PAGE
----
It is such "threading of the needle" precision that has allowed the CIA to avoid large numbers of civilian deaths while killing scores of high-ranking Taliban and Al Qaeda terrorists, including three number three ranked leaders in Al Qaeda and two chiefs of the Pakistani Taliban prior to the killing of the latest chief Hakimullah Mehsud, (for a breakdown of dozens of top terrorist leaders killed in the Pakistani drone strikes see here and for the first history of the CIA's murky drone campaign see my recent book Predators. The CIA's Drone War on Al Qaeda.)
Certainly President Obama, whose first major foreign speech as president was in Cairo, Egypt where he called for a new era of understanding with the Muslim world, knows these facts. He also knows that if there is another major terrorist attack on U.S. soil like the one on 9/11 or the 7/7 bombing in London, both of which were hatched in Taliban sanctuaries on the Afghanistan/Pakistan border, then he will be held responsible for it. Hence his support for the CIA's disruptive drone campaign against the Taliban and Al Qaeda terrorists in what is a de facto Taliban state despite the fact that he previously attempted to try Gitmo terrorists like Khaled Sheikh Muhammad in U.S. courts (but was prevented from doing so by the Republicans), ended the CIA's black site rendition program, banned waterboarding and other Bush-era war on terror techniques etc.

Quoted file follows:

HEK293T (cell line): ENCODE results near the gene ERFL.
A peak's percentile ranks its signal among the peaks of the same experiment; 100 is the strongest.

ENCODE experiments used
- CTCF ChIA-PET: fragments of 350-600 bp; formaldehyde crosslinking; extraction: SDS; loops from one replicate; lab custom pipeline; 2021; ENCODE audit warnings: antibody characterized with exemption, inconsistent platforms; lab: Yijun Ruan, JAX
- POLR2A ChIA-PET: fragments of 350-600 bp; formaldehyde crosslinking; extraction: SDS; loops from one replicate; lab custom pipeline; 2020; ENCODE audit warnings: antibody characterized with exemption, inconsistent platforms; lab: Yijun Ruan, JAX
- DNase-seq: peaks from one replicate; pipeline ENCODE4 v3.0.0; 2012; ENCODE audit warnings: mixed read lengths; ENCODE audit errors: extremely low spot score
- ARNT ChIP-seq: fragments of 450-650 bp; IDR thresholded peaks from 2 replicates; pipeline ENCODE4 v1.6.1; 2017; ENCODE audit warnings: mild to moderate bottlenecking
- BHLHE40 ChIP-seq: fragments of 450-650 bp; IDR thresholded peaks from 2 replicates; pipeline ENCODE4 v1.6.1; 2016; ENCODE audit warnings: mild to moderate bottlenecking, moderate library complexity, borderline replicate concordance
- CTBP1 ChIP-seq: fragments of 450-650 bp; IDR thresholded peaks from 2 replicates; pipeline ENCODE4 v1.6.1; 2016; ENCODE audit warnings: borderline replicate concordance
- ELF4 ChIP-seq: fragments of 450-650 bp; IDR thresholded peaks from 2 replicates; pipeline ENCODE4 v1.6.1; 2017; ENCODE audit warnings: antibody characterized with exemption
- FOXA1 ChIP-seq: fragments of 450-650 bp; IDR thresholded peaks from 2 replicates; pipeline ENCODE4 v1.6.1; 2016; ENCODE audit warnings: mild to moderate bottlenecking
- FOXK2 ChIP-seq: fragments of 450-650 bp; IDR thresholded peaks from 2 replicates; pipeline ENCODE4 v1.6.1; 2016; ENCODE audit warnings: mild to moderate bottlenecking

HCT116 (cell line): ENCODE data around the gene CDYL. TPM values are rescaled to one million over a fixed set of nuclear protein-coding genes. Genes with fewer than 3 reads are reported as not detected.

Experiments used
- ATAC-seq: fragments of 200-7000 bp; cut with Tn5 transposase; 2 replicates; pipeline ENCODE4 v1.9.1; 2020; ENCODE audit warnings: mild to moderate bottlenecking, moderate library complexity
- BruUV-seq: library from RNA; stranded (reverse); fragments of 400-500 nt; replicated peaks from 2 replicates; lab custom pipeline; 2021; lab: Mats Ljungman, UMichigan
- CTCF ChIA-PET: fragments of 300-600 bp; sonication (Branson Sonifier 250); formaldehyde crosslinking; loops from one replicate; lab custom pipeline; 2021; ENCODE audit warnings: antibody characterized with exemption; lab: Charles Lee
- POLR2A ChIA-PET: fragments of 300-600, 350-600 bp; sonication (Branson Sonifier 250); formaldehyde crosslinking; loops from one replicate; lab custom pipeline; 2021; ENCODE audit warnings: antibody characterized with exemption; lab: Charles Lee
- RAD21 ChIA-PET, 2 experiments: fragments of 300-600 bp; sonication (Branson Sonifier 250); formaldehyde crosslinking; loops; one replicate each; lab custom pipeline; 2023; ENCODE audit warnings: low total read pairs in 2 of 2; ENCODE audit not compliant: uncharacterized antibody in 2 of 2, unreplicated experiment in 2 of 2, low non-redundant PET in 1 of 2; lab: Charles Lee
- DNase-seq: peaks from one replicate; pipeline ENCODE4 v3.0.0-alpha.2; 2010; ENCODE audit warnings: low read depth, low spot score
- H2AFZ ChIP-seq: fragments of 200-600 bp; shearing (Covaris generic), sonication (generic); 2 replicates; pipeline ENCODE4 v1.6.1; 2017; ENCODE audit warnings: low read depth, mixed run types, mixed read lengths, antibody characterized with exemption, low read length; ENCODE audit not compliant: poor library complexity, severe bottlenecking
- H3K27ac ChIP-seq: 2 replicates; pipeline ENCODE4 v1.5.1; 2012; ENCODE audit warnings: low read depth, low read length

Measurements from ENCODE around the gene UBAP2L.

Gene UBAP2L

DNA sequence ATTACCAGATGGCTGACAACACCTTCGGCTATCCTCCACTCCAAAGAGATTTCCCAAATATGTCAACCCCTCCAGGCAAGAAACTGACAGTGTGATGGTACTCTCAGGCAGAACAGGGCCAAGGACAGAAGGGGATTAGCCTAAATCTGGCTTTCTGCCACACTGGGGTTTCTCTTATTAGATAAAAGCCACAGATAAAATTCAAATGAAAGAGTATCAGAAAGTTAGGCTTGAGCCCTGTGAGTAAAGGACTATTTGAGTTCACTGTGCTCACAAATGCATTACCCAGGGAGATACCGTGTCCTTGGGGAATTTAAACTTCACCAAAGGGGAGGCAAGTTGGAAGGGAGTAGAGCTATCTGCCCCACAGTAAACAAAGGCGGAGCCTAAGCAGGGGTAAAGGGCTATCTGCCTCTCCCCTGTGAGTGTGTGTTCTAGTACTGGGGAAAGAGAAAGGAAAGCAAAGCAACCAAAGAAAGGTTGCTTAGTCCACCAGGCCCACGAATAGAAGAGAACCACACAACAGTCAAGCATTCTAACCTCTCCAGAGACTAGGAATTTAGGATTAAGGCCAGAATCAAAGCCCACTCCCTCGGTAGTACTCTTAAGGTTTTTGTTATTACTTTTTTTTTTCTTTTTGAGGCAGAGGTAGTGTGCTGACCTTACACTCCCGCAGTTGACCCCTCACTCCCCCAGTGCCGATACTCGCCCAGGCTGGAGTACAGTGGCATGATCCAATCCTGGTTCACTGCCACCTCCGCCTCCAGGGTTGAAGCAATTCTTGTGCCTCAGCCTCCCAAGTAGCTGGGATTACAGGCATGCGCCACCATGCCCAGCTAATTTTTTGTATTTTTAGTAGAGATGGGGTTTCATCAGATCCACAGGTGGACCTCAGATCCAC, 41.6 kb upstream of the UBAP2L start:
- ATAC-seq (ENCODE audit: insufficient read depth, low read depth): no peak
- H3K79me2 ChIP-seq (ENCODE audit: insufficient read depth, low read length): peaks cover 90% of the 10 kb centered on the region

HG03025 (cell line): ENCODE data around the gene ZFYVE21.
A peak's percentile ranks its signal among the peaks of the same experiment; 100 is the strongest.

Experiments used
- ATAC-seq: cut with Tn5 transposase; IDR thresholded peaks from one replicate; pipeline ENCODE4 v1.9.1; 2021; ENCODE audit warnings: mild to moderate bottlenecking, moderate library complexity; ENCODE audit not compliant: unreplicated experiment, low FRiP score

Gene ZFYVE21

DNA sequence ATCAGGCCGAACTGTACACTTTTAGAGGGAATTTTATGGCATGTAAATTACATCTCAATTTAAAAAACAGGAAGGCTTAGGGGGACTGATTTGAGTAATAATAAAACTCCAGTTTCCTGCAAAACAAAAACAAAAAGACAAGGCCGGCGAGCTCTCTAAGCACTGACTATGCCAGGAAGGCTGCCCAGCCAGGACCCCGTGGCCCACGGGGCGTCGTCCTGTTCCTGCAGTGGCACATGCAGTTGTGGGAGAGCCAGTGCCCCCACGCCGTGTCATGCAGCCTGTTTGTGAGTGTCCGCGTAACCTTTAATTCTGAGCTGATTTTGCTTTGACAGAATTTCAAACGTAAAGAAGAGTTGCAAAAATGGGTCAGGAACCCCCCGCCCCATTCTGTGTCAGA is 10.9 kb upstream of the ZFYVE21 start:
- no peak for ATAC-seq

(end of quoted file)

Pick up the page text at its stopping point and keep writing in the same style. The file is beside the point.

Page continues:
It might also help explain why 77 percent of American liberal Democrats support Obama's drone campaign according to a recent poll. Far from seeing the drones as "indiscriminate killers" that are carpet bombing Pakistani cities and hunting innocent civilians, they seem to know that they are perhaps the best "worst option" in the campaign against fanatical terrorists like Hakimullah Mehsud who have deliberately killed thousands of civilians in Pakistan, Afghanistan and here in the U.S... and are hell-bent on killing more.